(2) Respondent has no rights or legitimate interests in respect of the domain name; and
(3) the domain name has been registered or is being used in bad faith.
Given the similarity between the Uniform Domain Name Dispute Resolution Policy ("UDRP") and the usTLD Policy, the Panel will draw upon decisions rendered under the UDRP as applicable in rendering its decision.
In view of Respondent's failure to submit a response, the Panel shall decide this administrative proceeding on the basis of Complainant's undisputed representations pursuant to paragraphs 5(f), 14(a) and 15(a) of the Rules and draw such inferences it considers appropriate pursuant to paragraph 14(b) of the Rules. The Panel is entitled to accept all reasonable allegations and inferences set forth in the Complaint as true unless the evidence is clearly contradictory. See Vertical Solutions Mgmt., Inc. v. webnet-marketing, inc., FA 95095 (Forum July 31, 2000) (holding that the respondent's failure to respond allows all reasonable inferences of fact in the allegations of the complaint to be deemed true); see also Talk City, Inc. v. Robertson, D2000-0009 (WIPO Feb. 29, 2000) ("In the absence of a response, it is appropriate to accept as true all allegations of the Complaint.").
The disputed domain name <hugo-boss.us> corresponds to Complainant's HUGO BOSS mark, substituting a hyphen for the space and adding the ".us" top-level domain. It is thus identical or, at least, confusingly similar to Complainant's mark for purposes of the Policy. See, e.g., Ford Motor Co. & Ford Motor Credit Co. v. Florida Auto Solutions, FA 1212882 (Forum Aug. 8, 2008) (finding <ford-credit.us> confusingly similar to FORD CREDIT); AARC, Inc. v. Doug Petrie, FA 1069923 (ForumOct. 16, 2007) (finding <advance-america.us> identical to ADVANCE AMERICA); Hugo Boss Trade Mark Management GmbH & Co. KG , Hugo Boss AG v. Marco Scheffler, D2005-0842 (WIPO Oct. 14, 2005) (finding <hugo-boss.org> identical or confusingly similar to HUGO BOSS); HUGO BOSS A.G. v. LukcyLukes a.k.a. LUCKYLUKES.COM a.k.a. David Lie, DAS2000-0001 (WIPO Nov. 27, 2000) (finding <hugo-boss.as> confusingly similar to HUGO BOSS). The Panel so finds.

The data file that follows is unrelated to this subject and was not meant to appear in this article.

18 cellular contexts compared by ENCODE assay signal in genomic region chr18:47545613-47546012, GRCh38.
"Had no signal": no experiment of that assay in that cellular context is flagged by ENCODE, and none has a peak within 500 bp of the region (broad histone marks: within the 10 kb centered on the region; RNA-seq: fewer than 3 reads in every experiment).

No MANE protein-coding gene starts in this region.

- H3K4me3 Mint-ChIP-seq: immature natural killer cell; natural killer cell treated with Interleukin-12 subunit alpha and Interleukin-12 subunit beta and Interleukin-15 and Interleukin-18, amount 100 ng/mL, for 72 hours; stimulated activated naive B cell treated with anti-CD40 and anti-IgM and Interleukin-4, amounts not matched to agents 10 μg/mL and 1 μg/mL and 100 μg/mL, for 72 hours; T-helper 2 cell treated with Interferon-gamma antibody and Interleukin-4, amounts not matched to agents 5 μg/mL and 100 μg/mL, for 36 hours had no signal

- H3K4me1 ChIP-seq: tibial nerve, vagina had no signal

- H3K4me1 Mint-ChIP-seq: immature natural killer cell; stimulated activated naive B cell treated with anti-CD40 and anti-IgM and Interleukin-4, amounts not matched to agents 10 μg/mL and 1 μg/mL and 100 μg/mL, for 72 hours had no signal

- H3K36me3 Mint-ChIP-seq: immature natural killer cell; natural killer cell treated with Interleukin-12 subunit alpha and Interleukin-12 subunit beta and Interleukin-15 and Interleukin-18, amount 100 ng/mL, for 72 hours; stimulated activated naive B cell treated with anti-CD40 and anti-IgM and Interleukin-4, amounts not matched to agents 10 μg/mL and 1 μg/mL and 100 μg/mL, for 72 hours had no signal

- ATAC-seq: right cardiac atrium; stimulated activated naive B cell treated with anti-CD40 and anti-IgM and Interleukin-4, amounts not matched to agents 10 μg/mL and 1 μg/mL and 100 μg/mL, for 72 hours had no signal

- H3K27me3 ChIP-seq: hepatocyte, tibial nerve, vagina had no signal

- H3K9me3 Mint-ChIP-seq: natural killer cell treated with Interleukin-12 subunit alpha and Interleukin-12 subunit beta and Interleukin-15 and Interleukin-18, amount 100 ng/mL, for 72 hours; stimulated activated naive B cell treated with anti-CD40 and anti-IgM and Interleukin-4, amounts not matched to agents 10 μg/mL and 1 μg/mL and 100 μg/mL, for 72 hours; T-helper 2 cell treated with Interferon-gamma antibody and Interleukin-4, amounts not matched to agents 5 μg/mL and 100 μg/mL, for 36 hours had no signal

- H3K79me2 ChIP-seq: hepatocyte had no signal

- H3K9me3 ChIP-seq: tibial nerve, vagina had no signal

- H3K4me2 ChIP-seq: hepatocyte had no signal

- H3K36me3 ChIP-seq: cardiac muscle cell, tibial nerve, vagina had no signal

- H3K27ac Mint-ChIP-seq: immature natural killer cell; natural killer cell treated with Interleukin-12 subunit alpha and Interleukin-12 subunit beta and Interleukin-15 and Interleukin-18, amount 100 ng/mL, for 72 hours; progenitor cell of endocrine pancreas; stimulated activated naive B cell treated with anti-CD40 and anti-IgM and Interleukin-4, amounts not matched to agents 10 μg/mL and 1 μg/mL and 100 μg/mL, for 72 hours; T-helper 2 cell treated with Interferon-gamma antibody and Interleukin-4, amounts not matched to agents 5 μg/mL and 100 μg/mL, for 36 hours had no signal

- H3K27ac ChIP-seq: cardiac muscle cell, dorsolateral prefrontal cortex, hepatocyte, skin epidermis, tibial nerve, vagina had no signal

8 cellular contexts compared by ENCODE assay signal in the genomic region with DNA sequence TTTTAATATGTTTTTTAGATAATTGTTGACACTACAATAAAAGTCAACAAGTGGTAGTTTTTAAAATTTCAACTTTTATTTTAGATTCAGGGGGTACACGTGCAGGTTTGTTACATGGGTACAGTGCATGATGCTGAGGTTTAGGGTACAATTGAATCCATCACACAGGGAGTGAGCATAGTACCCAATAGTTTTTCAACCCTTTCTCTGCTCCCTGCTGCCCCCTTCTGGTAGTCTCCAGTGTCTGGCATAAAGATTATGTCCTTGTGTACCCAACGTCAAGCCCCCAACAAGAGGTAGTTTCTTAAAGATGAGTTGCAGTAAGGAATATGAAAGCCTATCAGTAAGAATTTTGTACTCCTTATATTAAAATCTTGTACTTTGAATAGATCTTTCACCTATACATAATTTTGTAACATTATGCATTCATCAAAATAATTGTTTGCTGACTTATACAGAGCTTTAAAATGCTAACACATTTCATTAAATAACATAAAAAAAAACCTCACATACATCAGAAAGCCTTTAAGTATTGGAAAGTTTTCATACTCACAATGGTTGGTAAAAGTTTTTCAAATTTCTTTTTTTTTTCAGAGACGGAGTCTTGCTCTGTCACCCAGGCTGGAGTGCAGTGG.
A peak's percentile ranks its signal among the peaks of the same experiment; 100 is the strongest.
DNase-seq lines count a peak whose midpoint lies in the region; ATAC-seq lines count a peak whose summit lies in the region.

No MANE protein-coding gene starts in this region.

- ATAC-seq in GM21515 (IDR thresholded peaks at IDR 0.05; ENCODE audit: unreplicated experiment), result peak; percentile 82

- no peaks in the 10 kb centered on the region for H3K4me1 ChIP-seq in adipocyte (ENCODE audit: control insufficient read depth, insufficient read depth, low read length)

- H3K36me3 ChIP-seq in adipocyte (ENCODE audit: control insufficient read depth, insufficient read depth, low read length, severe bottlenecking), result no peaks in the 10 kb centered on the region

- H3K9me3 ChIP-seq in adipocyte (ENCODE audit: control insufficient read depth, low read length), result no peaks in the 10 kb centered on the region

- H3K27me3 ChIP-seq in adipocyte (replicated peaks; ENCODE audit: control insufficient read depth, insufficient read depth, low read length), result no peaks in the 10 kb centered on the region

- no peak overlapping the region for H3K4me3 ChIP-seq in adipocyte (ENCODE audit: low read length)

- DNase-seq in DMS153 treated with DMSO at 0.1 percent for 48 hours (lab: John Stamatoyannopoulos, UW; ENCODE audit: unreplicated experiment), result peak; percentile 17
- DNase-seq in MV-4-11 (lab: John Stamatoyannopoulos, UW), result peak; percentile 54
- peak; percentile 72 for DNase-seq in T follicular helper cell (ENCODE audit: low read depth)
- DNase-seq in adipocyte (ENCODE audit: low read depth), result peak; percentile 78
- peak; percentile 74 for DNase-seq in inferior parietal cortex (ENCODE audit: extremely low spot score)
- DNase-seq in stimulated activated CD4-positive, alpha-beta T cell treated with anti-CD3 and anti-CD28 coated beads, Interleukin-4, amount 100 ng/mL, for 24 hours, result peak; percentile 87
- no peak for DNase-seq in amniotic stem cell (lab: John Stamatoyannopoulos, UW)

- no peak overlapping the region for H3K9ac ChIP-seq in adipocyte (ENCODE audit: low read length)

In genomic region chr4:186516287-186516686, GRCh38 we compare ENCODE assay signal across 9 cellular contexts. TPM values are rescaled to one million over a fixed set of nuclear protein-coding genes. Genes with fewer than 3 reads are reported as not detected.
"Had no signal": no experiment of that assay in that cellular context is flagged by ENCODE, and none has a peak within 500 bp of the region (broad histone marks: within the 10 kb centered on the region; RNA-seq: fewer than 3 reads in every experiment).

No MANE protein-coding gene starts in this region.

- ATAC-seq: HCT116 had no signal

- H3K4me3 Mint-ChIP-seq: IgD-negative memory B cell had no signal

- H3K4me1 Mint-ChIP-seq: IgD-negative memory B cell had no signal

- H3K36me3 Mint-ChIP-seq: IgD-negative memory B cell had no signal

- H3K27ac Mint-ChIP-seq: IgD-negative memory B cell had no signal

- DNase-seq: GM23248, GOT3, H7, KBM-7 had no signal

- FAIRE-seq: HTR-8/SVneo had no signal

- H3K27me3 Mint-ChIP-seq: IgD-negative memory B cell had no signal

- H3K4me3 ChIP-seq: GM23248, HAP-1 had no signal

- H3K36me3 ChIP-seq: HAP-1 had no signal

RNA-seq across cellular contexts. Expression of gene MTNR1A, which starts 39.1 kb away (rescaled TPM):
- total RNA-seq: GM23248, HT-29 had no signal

Under the Policy, the Complainant must first make a prima facie case that the Respondent lacks rights and legitimate interests in the disputed domain name, and then the burden shifts to the Respondent to come forward with concrete evidence of such rights or legitimate interests. See Hanna-Barbera Prods., Inc. v. Entm't Commentaries, FA 741828 (Forum Aug. 18, 2006).
The disputed domain name corresponds to Complainant's registered mark, and it is being used to impersonate Complainant and sell what presumably are counterfeit goods. Such use does not give rise to rights or legitimate interests under the Policy. See, e.g., Microsoft Corp. v. John Casiano, FA 1706438 (Jan. 17, 2017); HUGO BOSS Trademark Management GmbH & Co. KG v. Luigii Cardinaee, FA 1566126 (Forum Aug. 4, 2014).
Complainant has made a prima facie case that Respondent lacks rights and legitimate interests in the domain name, and Respondent has failed to come forward with any evidence of such rights or interests. Accordingly, the Panel finds that Complainant has sustained its burden of proving that Respondent lacks rights or legitimate interests in respect of the disputed domain name.
Finally, Complainant must show that the disputed domain name was registered or has been used in bad faith. Under paragraph 4(b)(iii) of the Policy, bad faith may be shown by evidence that Respondent registered the disputed domain name "primarily for the purpose of disrupting the business of a competitor." Under paragraph 4(b)(iv), bad faith may be shown by evidence that "by using the domain name, [Respondent] intentionally attempted to attract, for commercial gain, Internet users to [Respondent's] web site or other on-line location, by creating a likelihood of confusion with the Complainant's mark as to the source, sponsorship, affiliation, or endorsement of [Respondent's] web site or location or of a product or service on [Respondent's] web site or location."
Respondent's registration of a domain name obviously intended to create confusion with Complainant, together with its use of that domain name in an attempt to impersonate Complainant and sell what likely are counterfeit goods, is indicative of bad faith under these provisions of the Policy. See, e.g., Microsoft Corp. v. John Casiano, supra; HUGO BOSS Trademark Management GmbH & Co. KG v. Luigii Cardinaee, supra. The Panel finds that the disputed domain name was registered or is being used in bad faith.
Having considered the three elements required under the usTLD Policy, the Panel concludes that relief shall be GRANTED.
Accordingly, it is Ordered that the <hugo-boss.us> domain name be TRANSFERRED from Respondent to Complainant.
David E. Sorkin, Panelist
Dated: June 28, 2017